Skip to content

Canada Immigration responds to Haida basketball players’ detainment

Haida men from Alaska were detained after coming to Canada to play in the All Native Tournament
Two Haida basketball players took a boat from Hydaburg, Alaska to Haida Gwaii and then ferried over to Prince Rupert to make it to the All Native Basketball Tournament, but they were detained after they bypassed Canadian border services. (Google Maps)

Canadian immigration has responded to the story of two Haida basketball players who took a boat from Hydaburg, Alaska to Haida Gwaii and then ferried over to Prince Rupert to make it to the All Native Basketball Tournament.

Vince Edenshaw and Greg Frisby journey bypassed Canadian border services. On Feb. 16, before their team’s final game at the tournament, they were detained by the Canadian Border Services Agency (CBSA) and taken to Terrace, B.C., to await their hearing.

Melissa Anderson, the senior communications advisor for the Immigration and Refugee Board of Canada, said the men were detained for two reasons: for non-compliance with the immigration law under the Immigration and Refugee Protection Act, and for their criminal records outside of Canada.

During the hearing, the Canada Border Services Agency (CBSA) counsel representing the Canadian government withdrew the allegation regarding Edenshaw’s and Frisby’s prior criminal convictions. Since both men are U.S. citizens, a criminal record could bar them from entering Canada permanently. But according to Section 19 of Canada’s Immigration and Refugee Protection Act, Canadian citizens and people registered under the Indian Act has the right to enter and remain in Canada.

Instead of being deported, Edenshaw and Frisby were given an exclusion order for failing to check in with CBSA at the border. It is the weakest version of removal order, Anderson said. Once the year is up, they will be able to return to Canada as long as they check in at the border.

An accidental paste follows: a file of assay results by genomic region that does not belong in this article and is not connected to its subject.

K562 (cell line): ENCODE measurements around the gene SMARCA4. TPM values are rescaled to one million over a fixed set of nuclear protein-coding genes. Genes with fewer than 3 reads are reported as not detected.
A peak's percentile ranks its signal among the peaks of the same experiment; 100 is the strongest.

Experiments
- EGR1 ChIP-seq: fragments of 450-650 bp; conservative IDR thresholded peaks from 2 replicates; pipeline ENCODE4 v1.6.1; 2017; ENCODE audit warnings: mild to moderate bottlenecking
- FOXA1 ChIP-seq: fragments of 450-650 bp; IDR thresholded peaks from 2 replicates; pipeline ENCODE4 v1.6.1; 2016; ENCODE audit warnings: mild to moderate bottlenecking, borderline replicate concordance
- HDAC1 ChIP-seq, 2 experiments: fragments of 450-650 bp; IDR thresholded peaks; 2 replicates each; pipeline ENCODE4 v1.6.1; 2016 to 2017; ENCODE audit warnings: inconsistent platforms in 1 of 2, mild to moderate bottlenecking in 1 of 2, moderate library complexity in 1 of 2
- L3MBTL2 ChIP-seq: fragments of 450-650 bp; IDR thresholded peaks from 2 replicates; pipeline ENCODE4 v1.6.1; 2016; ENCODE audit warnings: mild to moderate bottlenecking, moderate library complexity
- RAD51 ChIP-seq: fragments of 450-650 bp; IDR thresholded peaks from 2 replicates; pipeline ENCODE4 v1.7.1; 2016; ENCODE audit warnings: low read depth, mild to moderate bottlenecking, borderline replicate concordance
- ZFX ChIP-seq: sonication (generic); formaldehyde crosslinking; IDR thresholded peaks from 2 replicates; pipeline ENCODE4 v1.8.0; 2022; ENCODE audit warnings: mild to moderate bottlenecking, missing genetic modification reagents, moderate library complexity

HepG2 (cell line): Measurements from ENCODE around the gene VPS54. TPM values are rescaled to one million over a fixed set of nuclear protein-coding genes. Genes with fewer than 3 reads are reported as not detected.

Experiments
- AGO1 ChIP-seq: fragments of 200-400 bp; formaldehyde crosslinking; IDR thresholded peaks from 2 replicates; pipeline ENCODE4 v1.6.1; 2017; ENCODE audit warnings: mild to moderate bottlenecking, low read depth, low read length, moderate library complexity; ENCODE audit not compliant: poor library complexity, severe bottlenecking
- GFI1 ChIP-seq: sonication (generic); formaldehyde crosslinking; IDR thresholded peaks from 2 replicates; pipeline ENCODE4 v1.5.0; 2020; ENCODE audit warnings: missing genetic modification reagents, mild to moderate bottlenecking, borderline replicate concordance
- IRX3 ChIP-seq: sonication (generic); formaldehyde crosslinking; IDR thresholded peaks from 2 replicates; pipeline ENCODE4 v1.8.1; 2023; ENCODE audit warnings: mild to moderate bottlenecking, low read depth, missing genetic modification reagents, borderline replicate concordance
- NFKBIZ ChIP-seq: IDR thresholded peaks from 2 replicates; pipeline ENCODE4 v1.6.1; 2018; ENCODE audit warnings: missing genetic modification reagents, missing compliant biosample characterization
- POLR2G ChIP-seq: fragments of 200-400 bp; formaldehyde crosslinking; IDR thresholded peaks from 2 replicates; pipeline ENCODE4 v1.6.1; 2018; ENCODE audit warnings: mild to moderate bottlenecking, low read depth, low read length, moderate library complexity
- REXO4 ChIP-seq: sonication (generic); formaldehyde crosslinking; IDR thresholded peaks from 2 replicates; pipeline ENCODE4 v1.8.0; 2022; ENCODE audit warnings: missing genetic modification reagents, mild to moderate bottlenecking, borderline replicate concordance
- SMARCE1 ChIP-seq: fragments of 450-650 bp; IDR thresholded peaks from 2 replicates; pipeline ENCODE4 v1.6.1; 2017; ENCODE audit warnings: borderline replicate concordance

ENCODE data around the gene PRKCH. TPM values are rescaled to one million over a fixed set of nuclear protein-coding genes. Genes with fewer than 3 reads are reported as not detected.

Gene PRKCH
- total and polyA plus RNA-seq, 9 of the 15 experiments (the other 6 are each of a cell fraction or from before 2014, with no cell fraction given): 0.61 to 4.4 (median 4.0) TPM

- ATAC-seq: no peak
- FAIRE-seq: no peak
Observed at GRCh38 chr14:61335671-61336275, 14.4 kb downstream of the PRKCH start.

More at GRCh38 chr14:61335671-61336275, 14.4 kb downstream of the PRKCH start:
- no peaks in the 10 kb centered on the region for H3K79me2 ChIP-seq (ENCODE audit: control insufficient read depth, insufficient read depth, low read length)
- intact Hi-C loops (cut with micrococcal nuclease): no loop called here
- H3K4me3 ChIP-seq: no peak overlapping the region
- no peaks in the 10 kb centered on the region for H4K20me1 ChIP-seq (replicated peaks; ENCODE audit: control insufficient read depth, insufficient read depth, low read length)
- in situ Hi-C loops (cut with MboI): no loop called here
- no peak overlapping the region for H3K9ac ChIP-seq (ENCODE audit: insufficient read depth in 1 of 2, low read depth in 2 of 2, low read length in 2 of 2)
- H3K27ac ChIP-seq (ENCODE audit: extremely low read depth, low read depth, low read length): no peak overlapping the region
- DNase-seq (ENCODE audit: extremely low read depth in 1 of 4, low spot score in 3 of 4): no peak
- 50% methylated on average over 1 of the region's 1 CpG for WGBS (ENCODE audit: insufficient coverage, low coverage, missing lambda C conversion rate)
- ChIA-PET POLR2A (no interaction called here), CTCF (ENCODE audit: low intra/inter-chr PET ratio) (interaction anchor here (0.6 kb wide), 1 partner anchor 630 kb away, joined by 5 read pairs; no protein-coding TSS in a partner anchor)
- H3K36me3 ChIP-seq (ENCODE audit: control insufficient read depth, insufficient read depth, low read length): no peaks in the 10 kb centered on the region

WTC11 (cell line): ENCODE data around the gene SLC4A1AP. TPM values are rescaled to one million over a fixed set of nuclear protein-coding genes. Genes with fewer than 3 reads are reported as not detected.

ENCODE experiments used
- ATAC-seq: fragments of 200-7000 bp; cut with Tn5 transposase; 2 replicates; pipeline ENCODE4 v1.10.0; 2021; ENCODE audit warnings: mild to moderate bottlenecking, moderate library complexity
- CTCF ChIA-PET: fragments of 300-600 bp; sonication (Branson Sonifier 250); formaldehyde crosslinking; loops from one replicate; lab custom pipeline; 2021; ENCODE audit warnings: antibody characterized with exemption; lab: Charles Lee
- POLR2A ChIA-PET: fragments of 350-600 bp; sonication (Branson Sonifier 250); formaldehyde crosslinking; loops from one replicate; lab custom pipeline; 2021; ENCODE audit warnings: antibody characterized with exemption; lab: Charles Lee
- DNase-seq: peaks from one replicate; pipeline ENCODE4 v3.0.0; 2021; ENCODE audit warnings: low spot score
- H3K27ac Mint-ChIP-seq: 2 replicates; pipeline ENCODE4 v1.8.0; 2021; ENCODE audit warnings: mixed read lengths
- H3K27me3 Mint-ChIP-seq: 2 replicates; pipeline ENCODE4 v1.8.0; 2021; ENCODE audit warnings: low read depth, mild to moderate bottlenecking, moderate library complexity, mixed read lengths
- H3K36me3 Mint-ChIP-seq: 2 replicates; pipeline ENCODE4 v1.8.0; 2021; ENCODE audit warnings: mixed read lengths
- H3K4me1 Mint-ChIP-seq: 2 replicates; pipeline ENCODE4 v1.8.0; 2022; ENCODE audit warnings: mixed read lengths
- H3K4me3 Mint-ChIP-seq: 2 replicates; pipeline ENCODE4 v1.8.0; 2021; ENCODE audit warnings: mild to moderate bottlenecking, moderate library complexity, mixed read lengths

READ MORE: Two Haida men detained for crossing U.S.-Canada border

Their lawyer, Terri-Lynn Williams-Davidson said the criminal aspect of the hearing was dropped because CBSA did not want to make it a bigger Aboriginal rights hearing.

What complicates matters is that neither Edenshaw nor Frisby are registered under the Indian Act.

“A lot of people are still going through the process of getting their status because they were wrongfully denied it in the past when their maternal ancestor married someone who was not someone with Indian status,” Williams-Davidson said. “For these individuals, their grandmother or great-grandmother emigrated to the U.S. before Indian status was even given out in Canada, because their migration happened in the 1700s — before Canada was even a country.”

But under the Haida Nation’s constitution, anyone of Haida decent is a Haida citizen.

“The Haida have not yet, but are in the process of starting to issue Haida citizenship verification,” Williams-Davidson said.

Although the Haida had their own passports at one point, there is not currently citizenship documents proving their status, which would be required at the Canadian-U.S. border.

“For me, the important part of this case is that these are men who could have potentially been denied the opportunity to reconnect with their homeland,” Williams-Davidson said. “That’s what was so important to me about being involved is that there’s great restorative value in returning back to our ancestors’ homeland because of our ties with the land.”

Like us on Facebook and follow us on Twitter